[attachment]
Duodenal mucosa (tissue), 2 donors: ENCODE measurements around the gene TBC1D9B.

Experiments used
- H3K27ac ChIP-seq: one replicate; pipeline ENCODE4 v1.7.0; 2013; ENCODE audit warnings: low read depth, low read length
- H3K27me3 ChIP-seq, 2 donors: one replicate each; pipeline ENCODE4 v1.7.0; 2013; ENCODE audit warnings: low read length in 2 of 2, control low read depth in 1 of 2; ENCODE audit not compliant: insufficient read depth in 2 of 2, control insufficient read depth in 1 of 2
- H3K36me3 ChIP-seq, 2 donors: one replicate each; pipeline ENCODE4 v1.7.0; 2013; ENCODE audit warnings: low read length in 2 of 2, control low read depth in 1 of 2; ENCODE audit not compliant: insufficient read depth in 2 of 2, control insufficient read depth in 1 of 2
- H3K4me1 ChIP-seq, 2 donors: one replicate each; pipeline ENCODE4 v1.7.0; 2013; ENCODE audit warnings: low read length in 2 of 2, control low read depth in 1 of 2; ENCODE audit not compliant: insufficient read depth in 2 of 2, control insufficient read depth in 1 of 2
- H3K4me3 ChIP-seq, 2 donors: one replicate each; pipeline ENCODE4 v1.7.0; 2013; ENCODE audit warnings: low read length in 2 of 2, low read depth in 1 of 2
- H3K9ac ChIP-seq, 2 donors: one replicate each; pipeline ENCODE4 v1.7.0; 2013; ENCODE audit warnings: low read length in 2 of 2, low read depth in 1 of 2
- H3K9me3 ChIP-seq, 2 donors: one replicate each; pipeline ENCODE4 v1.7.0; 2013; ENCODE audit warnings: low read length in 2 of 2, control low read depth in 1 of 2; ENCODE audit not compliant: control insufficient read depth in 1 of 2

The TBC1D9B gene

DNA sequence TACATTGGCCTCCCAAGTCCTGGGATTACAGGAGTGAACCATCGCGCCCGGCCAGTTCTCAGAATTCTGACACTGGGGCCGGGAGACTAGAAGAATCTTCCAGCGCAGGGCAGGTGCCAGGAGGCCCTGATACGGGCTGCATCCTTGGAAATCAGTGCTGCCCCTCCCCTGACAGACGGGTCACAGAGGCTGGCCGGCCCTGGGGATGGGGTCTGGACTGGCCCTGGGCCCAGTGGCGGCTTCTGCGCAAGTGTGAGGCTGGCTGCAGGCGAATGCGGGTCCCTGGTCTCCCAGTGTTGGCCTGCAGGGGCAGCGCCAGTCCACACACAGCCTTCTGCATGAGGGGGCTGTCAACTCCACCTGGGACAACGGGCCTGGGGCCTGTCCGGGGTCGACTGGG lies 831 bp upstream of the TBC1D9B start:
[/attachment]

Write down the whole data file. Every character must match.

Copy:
Duodenal mucosa (tissue), 2 donors: ENCODE measurements around the gene TBC1D9B.

Experiments used
- H3K27ac ChIP-seq: one replicate; pipeline ENCODE4 v1.7.0; 2013; ENCODE audit warnings: low read depth, low read length
- H3K27me3 ChIP-seq, 2 donors: one replicate each; pipeline ENCODE4 v1.7.0; 2013; ENCODE audit warnings: low read length in 2 of 2, control low read depth in 1 of 2; ENCODE audit not compliant: insufficient read depth in 2 of 2, control insufficient read depth in 1 of 2
- H3K36me3 ChIP-seq, 2 donors: one replicate each; pipeline ENCODE4 v1.7.0; 2013; ENCODE audit warnings: low read length in 2 of 2, control low read depth in 1 of 2; ENCODE audit not compliant: insufficient read depth in 2 of 2, control insufficient read depth in 1 of 2
- H3K4me1 ChIP-seq, 2 donors: one replicate each; pipeline ENCODE4 v1.7.0; 2013; ENCODE audit warnings: low read length in 2 of 2, control low read depth in 1 of 2; ENCODE audit not compliant: insufficient read depth in 2 of 2, control insufficient read depth in 1 of 2
- H3K4me3 ChIP-seq, 2 donors: one replicate each; pipeline ENCODE4 v1.7.0; 2013; ENCODE audit warnings: low read length in 2 of 2, low read depth in 1 of 2
- H3K9ac ChIP-seq, 2 donors: one replicate each; pipeline ENCODE4 v1.7.0; 2013; ENCODE audit warnings: low read length in 2 of 2, low read depth in 1 of 2
- H3K9me3 ChIP-seq, 2 donors: one replicate each; pipeline ENCODE4 v1.7.0; 2013; ENCODE audit warnings: low read length in 2 of 2, control low read depth in 1 of 2; ENCODE audit not compliant: control insufficient read depth in 1 of 2

The TBC1D9B gene

DNA sequence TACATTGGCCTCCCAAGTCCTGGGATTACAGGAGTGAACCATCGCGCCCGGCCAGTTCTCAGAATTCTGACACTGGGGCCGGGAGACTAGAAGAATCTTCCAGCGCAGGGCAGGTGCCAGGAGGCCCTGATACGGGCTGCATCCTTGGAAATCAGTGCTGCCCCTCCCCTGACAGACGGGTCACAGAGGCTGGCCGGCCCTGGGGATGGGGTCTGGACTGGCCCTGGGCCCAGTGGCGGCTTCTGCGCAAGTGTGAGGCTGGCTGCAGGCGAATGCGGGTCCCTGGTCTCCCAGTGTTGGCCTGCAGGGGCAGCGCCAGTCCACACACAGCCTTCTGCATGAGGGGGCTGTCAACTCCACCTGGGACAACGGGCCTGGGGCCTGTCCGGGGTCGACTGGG lies 831 bp upstream of the TBC1D9B start: